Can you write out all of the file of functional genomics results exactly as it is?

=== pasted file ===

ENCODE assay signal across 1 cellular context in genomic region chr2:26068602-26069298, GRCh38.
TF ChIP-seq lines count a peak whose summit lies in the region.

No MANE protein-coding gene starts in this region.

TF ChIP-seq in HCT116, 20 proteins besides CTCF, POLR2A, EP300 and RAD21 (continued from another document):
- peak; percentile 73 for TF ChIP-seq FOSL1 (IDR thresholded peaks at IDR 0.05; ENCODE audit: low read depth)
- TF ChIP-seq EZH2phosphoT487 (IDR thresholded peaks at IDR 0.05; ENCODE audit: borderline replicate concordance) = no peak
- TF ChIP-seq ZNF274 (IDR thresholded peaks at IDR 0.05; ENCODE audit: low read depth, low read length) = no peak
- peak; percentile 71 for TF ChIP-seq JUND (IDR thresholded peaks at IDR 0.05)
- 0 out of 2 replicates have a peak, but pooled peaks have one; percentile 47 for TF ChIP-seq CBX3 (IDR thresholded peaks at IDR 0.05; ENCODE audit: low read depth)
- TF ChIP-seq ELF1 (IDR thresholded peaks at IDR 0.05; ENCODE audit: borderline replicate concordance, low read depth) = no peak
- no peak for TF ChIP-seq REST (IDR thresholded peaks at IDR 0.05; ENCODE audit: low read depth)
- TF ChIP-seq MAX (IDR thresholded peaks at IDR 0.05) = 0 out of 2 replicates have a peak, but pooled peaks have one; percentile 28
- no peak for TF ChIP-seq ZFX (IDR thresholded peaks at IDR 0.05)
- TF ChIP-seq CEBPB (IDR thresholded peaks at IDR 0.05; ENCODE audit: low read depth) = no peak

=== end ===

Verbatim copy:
ENCODE assay signal across 1 cellular context in genomic region chr2:26068602-26069298, GRCh38.
TF ChIP-seq lines count a peak whose summit lies in the region.

No MANE protein-coding gene starts in this region.

TF ChIP-seq in HCT116, 20 proteins besides CTCF, POLR2A, EP300 and RAD21 (continued from another document):
- peak; percentile 73 for TF ChIP-seq FOSL1 (IDR thresholded peaks at IDR 0.05; ENCODE audit: low read depth)
- TF ChIP-seq EZH2phosphoT487 (IDR thresholded peaks at IDR 0.05; ENCODE audit: borderline replicate concordance) = no peak
- TF ChIP-seq ZNF274 (IDR thresholded peaks at IDR 0.05; ENCODE audit: low read depth, low read length) = no peak
- peak; percentile 71 for TF ChIP-seq JUND (IDR thresholded peaks at IDR 0.05)
- 0 out of 2 replicates have a peak, but pooled peaks have one; percentile 47 for TF ChIP-seq CBX3 (IDR thresholded peaks at IDR 0.05; ENCODE audit: low read depth)
- TF ChIP-seq ELF1 (IDR thresholded peaks at IDR 0.05; ENCODE audit: borderline replicate concordance, low read depth) = no peak
- no peak for TF ChIP-seq REST (IDR thresholded peaks at IDR 0.05; ENCODE audit: low read depth)
- TF ChIP-seq MAX (IDR thresholded peaks at IDR 0.05) = 0 out of 2 replicates have a peak, but pooled peaks have one; percentile 28
- no peak for TF ChIP-seq ZFX (IDR thresholded peaks at IDR 0.05)
- TF ChIP-seq CEBPB (IDR thresholded peaks at IDR 0.05; ENCODE audit: low read depth) = no peak